Can you stop the other parent of your children from moving?

Geographic restrictions in Texas is a subject of intense legal debate. It’s a case-by-case issue that depends on many factors.

Here are some factors the court may consider:

1) Is there a consistent and dependable record of visitation and support for the children?

2) Does the other parent take initiative to participate in the child’s education, extracurricular activities and doctor’s appointments?

3) Is the purpose of the move mostly or solely in the interest of the parent and not the children?

4) How far is the move and how would it affect the children?

These are only some of the factors a court would consider. One must always do their due diligence to confer with the other parent about the move.

For more information, call The Barrera Law Firm, P.C. for a free consultation at 956-428-2822

Texas Modification of Custody Orders and Other Orders

It is important to know that if your current court order does not work in best interests of your children, it can be changed.

In Texas, you can modify (change) a court order for many reasons.  Here are some examples:

  • More than one year has passed since the judge signed the existing order and there has been a major change that you can prove is detrimental to the children.
  • Less than one year has passed since the judge signed the existing order and there has been a major change that you can prove is detrimental to the children, and you can show (and swear to in an affidavit) there is a danger to their physical and emotional needs.
  • You were laid off of work and you now have a different job or make less money, and have a different work schedule.
  • You can prove the other parent or their spouse is violating the law and the children are at risk of harm.
  • Your child is over 12 years old and has explicitly stated their desire to live with you, without any pressure or persuasion, and you can demonstrate that you will be more active and capable in raising them than the other parent.
  • You are seeking a court order to restrain the other parent from moving out of the county or state.

There are many other scenarios.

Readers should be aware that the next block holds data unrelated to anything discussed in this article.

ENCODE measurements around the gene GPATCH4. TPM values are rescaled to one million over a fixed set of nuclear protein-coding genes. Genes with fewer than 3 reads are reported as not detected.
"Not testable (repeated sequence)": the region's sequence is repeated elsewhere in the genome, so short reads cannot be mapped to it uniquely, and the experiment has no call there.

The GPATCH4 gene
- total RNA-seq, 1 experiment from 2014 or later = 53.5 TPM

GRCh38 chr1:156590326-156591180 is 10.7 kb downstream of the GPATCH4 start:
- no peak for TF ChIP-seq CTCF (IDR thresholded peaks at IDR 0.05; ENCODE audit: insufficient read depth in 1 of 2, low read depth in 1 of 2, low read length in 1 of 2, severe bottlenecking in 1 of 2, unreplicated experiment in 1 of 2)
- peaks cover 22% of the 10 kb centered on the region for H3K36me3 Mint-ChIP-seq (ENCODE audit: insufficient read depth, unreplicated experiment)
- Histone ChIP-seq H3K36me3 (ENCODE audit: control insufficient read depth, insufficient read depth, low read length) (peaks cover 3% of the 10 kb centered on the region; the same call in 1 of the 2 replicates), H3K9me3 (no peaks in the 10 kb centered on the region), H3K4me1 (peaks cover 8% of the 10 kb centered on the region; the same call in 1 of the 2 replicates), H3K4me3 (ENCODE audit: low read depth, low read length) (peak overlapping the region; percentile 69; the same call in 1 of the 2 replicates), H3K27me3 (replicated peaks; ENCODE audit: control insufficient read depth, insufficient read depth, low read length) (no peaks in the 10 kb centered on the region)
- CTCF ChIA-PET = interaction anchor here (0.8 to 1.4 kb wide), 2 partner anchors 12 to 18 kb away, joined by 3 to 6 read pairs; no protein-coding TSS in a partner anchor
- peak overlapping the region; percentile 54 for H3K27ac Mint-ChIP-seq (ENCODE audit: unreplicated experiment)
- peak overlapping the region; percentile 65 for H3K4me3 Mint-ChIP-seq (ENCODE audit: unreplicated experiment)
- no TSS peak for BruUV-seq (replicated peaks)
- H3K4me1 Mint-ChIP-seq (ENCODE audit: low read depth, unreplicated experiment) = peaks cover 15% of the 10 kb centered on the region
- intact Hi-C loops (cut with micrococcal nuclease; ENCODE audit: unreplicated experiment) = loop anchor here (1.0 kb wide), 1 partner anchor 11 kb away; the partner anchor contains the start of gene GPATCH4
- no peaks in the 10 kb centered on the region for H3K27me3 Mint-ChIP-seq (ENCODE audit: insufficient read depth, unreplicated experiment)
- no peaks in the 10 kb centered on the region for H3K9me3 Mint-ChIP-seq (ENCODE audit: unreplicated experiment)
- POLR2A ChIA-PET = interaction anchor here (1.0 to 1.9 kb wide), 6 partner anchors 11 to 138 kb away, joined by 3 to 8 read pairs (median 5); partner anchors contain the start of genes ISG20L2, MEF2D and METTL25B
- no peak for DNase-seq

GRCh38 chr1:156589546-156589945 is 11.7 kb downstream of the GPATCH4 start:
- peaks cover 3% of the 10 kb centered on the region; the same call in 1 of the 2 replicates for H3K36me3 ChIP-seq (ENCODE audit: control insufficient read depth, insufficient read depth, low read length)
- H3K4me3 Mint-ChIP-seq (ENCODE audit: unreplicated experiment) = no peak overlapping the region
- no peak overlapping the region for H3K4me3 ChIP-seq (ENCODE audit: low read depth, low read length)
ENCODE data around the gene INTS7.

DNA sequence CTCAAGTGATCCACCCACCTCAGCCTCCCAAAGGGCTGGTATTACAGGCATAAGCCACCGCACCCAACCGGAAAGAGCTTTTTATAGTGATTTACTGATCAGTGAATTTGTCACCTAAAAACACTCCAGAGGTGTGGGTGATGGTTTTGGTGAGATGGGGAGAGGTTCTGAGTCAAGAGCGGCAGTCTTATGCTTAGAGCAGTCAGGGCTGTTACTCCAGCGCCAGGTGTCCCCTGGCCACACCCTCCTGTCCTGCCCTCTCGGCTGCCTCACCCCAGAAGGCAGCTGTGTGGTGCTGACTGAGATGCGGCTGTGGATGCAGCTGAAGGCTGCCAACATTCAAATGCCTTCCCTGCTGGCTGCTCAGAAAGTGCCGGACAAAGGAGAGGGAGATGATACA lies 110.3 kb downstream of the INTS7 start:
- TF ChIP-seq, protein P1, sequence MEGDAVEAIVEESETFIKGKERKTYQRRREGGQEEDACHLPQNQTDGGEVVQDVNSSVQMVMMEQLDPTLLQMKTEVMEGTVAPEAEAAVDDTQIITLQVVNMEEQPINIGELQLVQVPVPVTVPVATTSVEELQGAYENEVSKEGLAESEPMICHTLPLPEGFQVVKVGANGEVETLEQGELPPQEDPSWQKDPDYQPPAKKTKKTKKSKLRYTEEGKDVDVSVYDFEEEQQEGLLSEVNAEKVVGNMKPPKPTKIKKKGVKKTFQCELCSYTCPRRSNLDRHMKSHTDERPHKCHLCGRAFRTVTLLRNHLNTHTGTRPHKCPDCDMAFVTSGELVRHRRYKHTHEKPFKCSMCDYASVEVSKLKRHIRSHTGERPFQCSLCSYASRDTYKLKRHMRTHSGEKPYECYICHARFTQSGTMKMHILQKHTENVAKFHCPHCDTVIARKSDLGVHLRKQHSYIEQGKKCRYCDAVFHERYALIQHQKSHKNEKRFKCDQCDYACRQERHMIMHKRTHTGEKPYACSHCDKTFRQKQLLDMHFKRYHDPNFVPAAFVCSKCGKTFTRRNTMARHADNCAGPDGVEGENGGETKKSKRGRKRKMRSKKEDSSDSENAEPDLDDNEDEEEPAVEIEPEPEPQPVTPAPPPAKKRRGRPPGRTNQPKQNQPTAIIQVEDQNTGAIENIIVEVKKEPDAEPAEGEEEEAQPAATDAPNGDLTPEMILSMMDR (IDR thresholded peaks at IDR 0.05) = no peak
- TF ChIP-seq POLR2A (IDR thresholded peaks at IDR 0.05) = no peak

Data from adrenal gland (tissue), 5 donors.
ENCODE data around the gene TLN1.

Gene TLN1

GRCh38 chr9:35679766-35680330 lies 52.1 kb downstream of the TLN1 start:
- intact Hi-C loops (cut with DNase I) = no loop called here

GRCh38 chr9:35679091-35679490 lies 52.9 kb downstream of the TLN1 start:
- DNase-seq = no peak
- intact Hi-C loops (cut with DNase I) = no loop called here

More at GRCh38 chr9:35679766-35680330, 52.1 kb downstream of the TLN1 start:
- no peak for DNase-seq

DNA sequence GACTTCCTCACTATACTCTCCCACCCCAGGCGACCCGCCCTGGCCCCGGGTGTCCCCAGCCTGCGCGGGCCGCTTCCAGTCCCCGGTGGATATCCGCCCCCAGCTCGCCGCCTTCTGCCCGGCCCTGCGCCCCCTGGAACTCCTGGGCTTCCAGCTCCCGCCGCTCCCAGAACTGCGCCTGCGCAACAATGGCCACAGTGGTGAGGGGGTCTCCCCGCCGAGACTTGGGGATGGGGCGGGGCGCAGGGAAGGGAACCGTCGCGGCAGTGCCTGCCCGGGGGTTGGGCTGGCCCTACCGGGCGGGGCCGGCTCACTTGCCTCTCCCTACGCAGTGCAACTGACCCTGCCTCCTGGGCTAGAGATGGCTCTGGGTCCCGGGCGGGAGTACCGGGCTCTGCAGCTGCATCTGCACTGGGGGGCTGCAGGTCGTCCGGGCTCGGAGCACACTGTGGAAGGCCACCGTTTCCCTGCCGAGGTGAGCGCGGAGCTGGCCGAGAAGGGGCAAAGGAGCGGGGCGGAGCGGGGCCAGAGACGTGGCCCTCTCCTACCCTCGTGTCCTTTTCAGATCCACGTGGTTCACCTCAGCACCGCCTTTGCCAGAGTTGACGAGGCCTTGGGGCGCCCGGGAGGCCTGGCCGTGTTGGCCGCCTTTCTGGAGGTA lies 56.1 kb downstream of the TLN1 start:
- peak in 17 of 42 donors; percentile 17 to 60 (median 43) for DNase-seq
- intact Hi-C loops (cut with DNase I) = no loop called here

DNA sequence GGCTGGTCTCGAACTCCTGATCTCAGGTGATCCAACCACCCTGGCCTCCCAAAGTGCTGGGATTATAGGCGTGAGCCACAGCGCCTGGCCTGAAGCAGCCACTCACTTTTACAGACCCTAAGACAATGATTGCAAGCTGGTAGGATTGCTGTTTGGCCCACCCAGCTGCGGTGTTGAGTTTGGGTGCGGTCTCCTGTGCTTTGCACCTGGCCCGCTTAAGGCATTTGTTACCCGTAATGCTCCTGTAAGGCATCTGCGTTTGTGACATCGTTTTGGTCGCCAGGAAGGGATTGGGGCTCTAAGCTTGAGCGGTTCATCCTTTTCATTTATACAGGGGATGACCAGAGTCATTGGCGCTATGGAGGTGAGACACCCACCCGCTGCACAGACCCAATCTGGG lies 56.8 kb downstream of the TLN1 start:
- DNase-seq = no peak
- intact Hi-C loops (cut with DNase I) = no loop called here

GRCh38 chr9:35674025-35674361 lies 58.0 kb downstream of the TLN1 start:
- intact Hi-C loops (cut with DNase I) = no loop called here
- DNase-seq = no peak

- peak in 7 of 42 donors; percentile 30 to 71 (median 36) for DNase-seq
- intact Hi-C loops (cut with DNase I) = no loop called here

Whether it is a divorce decree or a child support order, any order affecting the best interests of the children can be changed, but it must be done right. If it’s done wrongly, you may lose attorney fees and, even worse, your case could be dismissed.

Feel free to call The Barrera Law Firm, P.C. at (956) 428-2822 for a free consultation today.

Grandparents’ Rights to Custody or Visitation in Texas

Under Texas Law, there are exceptions to the rule that a parent has a superior right to children and that a grandparent has no legal right to custody or visitation of their grandchildren.

The law is grounded in both common sense and fairness. The first thing the court looks at is whether or not a grandparent has the legal standing to bring a suit for custody or for access to and possession of the child.

Some grandparents do not qualify and a competent attorney may be hired to ask the court to deny a request for a legal order for custody or a visitation schedule.

Some grandparents have always had care of and control over a grandchild, yet do not receive the necessary rights in the form of a court order to be able to fully, legally and independently care for the grandchild.

Temporary custody or temporary possession and access are also available for grandparents who qualify with conditions put in place while a parent is away or otherwise unavailable, unfit or incompetent.

Some grandparents have lost touch with a grandchild because the parent they had access through died.

To find out if you qualify to request a legal order for custody or access to grandchildren, call The Barrera Law Firm at (956) 428-2822 for a free consultation.

Enforcement of Summer Possession in Texas Family Law

The Texas Family Code Standard Possession Order is one of the most misunderstood and controversial areas of visitation in Texas. It is broken down into two very different versions that are based on whether the parents live more than 100 miles from each other, or less than 100 miles from each other.

The Standard Possession Order summer visitation also may change up, depending on whether the parent entitled to summer possession designates dates for visitation prior to April 1st, that are different than the standard dates that begin on June 15 (if you are over 100 miles from where your children reside) and July 1 (if you are less than 100 miles from where your children reside). Also, the custodial parent can designates one weekend in between the 30 days visitation (if less than 100 miles) or the custodial parent may designate two weekends in between the 42 days (if more than 100 miles).